xmlns:o-ex="http://odrl.net/1.1/ODRL-EX"
			xmlns:mm="http://example.net/MOBILE-DD"
			elementFormDefault="qualified" attributeFormDefault="qualified">
	<xsd:import namespace="http://odrl.net/1.1/ODRL-EX"
					schemaLocation="http://odrl.net/1.1/ODRL-EX-11.xsd"/>
	<xsd:element name="ring" type="o-ex:permissionType"
						substitutionGroup="o-ex:permissionElement"/>
	<xsd:element name="send" type="o-ex:permissionType"
						substitutionGroup="o-ex:permissionElement"/>
	<xsd:element name="sms-accept" substitutionGroup="o-ex:requirementElement">
		<xsd:complexType>
			<xsd:complexContent>
				<xsd:extension base="o-ex:requirementType">
					<xsd:attribute name="lang" type="xsd:language"/>
				</xsd:extension>
			</xsd:complexContent>
		</xsd:complexType>
	</xsd:element>
</xsd:schema>

The next step is to use the Mobile Data Dictionary as you would normally for ODRL expressions. Consider the Offer shown in Example 19. In this case the offer over the specified asset is to "give" it away and to allow the "ring" permission with a constraint of 200 times. There is also a Requirement to pay an amount and to accept SMS messages (sms-accept) in Australian English.

 

Example 19. Mobile Example
<?xml version="1.0" encoding="UTF-8"?>
<o-ex:rights xmlns:o-ex="http://odrl.net/1.1/ODRL-EX"
			xmlns:o-dd="http://odrl.net/1.1/ODRL-DD"
			xmlns:mm="http://example.net/MOBILE-DD">
	<o-ex:offer>
		<o-ex:asset>
			<o-ex:context>
				<o-dd:uid>10.999999/ringtone/1234567WWW</o-dd:uid>
			</o-ex:context>
		</o-ex:asset>
		<o-ex:permission>
			<o-dd:give/>
			<mm:ring>
				<o-ex:constraint>
					<o-dd:count>200</o-dd:count>
				</o-ex:constraint>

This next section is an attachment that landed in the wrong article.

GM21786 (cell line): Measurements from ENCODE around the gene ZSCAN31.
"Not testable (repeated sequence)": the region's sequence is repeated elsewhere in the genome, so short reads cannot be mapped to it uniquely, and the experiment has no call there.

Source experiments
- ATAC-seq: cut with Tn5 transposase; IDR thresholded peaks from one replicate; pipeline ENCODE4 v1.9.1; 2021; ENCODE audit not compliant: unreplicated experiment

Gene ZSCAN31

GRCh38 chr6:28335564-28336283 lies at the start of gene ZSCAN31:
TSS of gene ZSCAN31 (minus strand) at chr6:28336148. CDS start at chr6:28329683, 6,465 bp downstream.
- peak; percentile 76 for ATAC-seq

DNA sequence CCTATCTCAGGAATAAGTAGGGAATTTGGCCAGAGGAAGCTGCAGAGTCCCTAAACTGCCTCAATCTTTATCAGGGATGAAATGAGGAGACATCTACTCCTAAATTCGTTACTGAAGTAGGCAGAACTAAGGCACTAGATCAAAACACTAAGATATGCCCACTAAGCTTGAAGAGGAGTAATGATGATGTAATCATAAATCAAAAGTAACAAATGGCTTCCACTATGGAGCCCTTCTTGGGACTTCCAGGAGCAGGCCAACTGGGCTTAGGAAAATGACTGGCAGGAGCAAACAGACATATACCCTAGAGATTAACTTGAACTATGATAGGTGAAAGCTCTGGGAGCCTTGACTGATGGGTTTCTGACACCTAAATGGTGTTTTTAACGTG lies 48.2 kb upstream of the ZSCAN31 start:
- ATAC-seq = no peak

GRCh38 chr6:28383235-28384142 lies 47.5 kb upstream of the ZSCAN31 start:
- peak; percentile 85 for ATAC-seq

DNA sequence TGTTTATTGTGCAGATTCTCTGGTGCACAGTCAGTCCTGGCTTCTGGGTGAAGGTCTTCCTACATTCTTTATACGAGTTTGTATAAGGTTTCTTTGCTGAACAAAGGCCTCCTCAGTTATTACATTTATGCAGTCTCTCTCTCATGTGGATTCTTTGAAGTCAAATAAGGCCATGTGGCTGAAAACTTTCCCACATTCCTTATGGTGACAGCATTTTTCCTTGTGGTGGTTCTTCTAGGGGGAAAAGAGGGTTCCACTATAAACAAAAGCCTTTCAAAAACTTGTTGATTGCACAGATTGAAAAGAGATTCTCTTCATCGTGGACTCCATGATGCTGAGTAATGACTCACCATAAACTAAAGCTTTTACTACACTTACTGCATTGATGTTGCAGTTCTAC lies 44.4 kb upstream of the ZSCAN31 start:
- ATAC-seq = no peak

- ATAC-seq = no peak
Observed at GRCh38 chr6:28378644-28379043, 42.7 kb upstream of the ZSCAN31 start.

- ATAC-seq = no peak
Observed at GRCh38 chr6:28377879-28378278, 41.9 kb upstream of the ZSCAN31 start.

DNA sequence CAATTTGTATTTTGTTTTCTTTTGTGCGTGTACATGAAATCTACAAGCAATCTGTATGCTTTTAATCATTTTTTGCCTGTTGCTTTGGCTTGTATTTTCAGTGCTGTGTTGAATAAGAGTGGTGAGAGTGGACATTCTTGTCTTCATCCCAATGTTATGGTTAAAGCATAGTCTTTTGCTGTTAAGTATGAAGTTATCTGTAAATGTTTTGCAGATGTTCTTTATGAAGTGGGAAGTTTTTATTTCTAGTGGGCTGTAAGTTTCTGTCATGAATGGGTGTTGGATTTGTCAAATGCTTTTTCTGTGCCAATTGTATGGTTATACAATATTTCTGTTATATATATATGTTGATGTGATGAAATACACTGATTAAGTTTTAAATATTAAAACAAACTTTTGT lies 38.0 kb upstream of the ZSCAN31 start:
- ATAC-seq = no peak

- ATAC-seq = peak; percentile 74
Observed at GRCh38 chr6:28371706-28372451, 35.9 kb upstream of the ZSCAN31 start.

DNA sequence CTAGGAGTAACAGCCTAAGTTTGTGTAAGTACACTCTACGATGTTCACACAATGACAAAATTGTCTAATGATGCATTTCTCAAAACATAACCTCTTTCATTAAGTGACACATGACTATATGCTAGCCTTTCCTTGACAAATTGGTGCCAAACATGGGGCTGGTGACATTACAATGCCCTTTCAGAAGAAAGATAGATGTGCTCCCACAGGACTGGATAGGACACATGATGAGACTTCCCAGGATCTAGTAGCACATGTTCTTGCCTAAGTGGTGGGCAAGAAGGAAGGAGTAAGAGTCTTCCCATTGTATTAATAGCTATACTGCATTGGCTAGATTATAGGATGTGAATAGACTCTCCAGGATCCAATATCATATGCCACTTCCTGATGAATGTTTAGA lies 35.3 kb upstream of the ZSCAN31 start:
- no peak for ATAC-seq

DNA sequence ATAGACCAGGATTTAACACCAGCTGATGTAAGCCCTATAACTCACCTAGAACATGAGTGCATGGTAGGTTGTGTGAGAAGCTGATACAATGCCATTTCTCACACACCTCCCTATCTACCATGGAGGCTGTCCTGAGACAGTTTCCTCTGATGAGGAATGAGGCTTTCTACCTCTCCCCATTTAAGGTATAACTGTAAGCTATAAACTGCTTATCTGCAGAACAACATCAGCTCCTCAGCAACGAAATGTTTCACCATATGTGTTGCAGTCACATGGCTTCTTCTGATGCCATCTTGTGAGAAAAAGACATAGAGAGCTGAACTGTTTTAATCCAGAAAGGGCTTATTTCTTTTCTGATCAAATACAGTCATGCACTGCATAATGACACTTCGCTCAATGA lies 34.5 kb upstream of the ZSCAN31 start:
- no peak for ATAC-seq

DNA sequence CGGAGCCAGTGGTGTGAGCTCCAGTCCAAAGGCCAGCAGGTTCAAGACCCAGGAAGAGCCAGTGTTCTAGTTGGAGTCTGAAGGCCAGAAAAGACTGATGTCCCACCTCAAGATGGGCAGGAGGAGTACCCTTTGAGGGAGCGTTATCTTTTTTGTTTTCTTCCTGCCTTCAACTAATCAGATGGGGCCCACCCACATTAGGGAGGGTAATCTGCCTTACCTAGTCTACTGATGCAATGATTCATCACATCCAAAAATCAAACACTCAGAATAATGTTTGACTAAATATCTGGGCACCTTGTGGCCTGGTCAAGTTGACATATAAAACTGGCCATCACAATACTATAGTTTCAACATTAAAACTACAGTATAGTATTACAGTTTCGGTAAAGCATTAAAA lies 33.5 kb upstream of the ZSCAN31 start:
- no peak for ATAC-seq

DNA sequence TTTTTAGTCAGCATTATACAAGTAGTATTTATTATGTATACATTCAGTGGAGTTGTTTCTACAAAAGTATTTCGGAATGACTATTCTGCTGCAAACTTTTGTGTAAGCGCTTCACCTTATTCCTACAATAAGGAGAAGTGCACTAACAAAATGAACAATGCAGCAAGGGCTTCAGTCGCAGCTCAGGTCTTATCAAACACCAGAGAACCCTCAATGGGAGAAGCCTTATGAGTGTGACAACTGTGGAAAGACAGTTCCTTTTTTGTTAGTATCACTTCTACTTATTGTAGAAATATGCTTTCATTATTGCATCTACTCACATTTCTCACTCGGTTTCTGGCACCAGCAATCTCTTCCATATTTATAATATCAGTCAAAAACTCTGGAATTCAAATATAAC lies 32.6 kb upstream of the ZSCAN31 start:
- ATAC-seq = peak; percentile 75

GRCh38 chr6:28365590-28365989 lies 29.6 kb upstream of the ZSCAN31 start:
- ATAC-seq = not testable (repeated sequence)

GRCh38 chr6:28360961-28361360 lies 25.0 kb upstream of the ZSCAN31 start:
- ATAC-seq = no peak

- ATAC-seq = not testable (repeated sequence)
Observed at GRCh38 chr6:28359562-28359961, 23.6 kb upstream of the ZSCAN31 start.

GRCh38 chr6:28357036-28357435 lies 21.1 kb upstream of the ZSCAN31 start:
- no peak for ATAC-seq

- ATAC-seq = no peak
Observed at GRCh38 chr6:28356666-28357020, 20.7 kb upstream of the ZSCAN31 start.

</mm:ring>
			<o-ex:requirement>
				<o-dd:prepay>
					<o-dd:payment>
						<o-dd:amount o-dd:currency="USD">5.00</o-dd:amount>
					</o-dd:payment>
				</o-dd:prepay>
				<mm:sms-accept mm:lang="en-au"/>
			</o-ex:requirement>
		</o-ex:permission>
	</o-ex:offer>
</o-ex:rights>

6 References

Technical Standards:

[AAP] Digital Rights Management for Ebooks: Publisher Requirements, Version 1.0, Association of American Publishers, 2000.

[DCMI] Dublin Core Metadata Initiative

[DIG35] DIG35 Specification - Metadata for Digital Images

[DOI] Digital Object Identifier

[EBX] Electronic Book Exchange

[IFLA] Functional Requirements for Bibliographic Records

[IMS] IMS Global Learning Consortium

[IMT] Internet Media Types

[INDECS] Interoperability of Data in Ecommerce Systems

[ISO3166] Country Names and Code Elements

[ISO4217] Currency Names

[ISO8601] ISO (International Organization for Standardization). Representations of dates and times

[MPEG] Moving Picture Experts Group

[MPEG7] MPEG7 Roles List

[MPEG-21] Information Technology -- Multimedia Framework -- Part 3: Digital Item Identification and Description. ISO/IEC CD 21000-3, December 2001.

[OEBF] OpenEBook Forum

[ONIX] ONIX International

[PRISM] Publishing Requirements for Industry Standard Metadata, 2001

[PROPAGATE] Propagate Project, Access Cooperative Multimedia Centre and Impart Corporation, 1996

[RFC2119] Key words for use in RFCs to Indicate Requirement Levels

[URI] Uniform Resource Identifiers (URI): Generic Syntax

[VCARD] vCard MIME Directory Profile

[WBXML] WAP Binary XML Content Format, W3C NOTE 24 June 1999

[XML] Extensible Markup Language 1.0. W3C Recommendation

[XML-ENC] XML Encryption Syntax and Processing, W3C Candidate Recommendation, 4 March 2002

[XML NAMESPACE] Namespaces in XML, W3C Recommendation

[XML SCHEMA] XML Schema Part 1: Structures, Part 2: Datatypes. W3C Recommendation

[XML-SIG] XML-Signature Syntax and Processing, W3C Recommendation, 12 February 2002

Digital Rights Management Papers:

[ERICKSON] A Digital Object Approach to Interoperable Rights Management, John S Erickson, D-Lib Magazine, June 2001, Volume 7 Number 6